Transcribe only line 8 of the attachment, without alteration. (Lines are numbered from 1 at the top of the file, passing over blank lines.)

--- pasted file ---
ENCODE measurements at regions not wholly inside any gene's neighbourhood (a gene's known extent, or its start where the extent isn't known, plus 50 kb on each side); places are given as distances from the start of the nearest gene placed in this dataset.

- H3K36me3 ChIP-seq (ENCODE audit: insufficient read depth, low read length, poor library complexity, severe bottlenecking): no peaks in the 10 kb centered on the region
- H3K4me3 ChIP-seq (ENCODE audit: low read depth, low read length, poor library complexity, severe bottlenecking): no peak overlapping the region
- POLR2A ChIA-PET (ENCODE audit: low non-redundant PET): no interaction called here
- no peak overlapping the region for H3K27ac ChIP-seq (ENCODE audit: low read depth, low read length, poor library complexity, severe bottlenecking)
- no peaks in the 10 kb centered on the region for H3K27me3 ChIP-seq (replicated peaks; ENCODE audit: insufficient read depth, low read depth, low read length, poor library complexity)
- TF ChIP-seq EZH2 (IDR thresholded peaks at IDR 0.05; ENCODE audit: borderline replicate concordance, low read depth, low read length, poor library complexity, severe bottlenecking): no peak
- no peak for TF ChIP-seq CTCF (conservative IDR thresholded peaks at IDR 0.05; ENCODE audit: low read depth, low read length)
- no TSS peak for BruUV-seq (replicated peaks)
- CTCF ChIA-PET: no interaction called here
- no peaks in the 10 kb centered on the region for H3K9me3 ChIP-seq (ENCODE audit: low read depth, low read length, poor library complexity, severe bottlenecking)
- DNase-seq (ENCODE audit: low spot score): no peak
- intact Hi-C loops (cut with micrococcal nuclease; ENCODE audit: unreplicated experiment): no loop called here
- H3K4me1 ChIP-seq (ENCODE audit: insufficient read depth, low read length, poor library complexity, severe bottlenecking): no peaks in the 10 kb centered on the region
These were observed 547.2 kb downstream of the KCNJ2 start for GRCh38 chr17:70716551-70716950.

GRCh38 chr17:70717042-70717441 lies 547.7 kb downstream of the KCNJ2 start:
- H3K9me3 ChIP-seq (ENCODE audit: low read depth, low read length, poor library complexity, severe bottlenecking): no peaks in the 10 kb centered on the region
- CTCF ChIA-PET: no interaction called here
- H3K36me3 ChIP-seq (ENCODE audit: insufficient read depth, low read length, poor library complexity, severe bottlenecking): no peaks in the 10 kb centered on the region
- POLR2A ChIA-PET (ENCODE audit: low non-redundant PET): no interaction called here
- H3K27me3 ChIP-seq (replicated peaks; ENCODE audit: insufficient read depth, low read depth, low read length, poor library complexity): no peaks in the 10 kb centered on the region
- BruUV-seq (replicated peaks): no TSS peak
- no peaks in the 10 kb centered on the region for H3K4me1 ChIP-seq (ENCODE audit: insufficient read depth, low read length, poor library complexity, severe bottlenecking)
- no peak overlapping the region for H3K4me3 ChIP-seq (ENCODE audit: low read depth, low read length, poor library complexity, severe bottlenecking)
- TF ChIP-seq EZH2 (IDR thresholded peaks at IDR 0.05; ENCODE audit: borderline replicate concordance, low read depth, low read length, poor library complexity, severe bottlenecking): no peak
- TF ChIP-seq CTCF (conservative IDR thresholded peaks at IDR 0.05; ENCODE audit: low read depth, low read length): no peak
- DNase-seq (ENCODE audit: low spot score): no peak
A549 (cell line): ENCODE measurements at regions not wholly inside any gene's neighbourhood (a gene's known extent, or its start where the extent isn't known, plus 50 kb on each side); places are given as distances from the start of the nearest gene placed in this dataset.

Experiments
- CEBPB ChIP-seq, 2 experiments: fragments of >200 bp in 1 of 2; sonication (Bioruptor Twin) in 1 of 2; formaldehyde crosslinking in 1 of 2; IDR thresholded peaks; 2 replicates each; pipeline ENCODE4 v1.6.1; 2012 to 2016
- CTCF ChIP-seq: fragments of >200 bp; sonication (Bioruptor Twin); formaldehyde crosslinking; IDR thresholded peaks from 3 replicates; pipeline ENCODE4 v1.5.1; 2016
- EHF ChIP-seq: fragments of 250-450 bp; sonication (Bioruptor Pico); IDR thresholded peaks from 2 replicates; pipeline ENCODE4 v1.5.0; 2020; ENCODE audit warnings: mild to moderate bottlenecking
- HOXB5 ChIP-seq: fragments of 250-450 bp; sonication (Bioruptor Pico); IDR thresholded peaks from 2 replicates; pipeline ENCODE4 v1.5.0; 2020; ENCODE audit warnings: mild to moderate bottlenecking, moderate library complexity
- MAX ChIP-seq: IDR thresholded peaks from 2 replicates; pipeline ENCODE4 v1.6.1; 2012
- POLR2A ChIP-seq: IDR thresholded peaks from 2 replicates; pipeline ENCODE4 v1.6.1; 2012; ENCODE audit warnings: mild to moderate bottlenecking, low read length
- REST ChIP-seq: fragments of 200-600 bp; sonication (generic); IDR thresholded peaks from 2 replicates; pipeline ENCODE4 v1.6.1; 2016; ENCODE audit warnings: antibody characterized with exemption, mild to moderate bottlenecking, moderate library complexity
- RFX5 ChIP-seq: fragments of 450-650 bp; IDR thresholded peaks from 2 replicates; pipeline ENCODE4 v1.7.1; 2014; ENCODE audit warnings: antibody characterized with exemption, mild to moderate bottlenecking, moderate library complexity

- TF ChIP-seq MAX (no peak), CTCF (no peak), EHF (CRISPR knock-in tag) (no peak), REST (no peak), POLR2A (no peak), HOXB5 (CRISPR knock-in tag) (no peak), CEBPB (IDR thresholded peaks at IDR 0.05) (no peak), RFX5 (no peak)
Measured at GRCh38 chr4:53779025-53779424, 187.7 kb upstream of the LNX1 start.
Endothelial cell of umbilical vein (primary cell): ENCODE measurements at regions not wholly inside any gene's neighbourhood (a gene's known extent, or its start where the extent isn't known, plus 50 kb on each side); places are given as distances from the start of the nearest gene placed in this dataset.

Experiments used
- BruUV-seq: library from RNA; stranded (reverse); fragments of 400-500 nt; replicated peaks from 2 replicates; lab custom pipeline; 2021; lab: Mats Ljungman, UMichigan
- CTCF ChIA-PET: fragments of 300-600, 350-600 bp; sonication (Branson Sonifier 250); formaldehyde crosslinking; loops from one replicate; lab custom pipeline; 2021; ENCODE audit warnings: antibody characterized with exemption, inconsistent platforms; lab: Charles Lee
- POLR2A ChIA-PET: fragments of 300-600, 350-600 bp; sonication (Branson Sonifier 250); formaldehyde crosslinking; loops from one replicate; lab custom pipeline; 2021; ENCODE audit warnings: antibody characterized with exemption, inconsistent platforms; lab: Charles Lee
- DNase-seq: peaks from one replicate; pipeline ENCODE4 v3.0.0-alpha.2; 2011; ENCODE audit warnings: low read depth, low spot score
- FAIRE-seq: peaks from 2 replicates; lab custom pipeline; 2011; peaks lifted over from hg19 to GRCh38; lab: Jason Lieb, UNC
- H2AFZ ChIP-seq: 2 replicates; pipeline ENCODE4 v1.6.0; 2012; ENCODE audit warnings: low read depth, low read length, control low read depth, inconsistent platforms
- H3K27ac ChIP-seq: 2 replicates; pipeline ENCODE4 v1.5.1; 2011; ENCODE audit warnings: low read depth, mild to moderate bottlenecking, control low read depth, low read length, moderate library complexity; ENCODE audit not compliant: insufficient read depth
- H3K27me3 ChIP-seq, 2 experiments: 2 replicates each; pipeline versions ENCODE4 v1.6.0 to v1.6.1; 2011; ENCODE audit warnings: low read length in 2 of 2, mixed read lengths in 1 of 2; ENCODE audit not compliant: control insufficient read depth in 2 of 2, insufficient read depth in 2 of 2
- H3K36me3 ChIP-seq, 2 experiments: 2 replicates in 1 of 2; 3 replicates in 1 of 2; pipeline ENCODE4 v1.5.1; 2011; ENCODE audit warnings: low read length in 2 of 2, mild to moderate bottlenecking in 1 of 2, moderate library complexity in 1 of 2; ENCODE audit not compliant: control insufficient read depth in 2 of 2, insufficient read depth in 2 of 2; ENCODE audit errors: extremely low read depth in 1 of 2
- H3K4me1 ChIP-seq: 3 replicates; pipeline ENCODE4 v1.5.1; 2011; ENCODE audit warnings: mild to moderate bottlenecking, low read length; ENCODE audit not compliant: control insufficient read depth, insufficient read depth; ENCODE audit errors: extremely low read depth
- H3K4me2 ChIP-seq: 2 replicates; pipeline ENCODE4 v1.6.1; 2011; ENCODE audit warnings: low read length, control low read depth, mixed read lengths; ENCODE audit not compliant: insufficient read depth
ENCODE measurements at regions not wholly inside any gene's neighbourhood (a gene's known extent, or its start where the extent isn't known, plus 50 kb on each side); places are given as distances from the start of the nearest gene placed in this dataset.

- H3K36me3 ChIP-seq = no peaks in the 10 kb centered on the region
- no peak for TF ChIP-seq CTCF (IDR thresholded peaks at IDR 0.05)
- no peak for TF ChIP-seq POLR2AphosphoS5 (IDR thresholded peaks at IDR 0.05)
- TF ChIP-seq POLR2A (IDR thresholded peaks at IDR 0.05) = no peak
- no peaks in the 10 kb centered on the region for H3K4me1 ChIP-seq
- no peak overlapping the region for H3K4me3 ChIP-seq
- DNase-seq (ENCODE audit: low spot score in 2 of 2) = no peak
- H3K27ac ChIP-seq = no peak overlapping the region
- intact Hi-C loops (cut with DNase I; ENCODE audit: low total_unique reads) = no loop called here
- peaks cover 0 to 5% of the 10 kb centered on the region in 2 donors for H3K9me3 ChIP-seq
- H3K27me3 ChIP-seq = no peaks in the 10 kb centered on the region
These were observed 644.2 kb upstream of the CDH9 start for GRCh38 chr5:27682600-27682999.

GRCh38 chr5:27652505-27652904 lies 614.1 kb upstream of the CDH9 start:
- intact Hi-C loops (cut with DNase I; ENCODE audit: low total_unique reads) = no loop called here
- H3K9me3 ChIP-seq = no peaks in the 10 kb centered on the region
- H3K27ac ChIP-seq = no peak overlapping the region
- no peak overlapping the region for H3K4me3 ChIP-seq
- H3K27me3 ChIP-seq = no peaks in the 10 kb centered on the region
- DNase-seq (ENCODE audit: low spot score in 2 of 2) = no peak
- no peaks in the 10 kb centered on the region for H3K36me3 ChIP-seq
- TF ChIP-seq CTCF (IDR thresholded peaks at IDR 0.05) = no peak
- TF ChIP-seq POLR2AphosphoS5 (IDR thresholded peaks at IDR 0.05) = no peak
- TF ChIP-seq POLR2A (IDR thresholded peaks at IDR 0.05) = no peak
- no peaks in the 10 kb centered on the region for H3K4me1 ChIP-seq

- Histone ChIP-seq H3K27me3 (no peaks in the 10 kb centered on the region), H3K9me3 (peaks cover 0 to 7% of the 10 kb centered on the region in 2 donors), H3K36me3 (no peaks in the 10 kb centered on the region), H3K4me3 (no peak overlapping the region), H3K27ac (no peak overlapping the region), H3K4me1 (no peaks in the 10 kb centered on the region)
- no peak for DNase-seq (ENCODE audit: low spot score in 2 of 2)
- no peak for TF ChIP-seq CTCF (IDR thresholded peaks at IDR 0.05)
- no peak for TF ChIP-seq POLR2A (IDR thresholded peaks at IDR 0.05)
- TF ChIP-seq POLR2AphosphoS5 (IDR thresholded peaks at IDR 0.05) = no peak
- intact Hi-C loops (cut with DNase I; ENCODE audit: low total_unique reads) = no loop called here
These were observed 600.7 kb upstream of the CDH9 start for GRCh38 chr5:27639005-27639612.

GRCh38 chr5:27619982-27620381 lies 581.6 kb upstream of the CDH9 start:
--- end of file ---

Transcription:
- no peak for TF ChIP-seq CTCF (conservative IDR thresholded peaks at IDR 0.05; ENCODE audit: low read depth, low read length)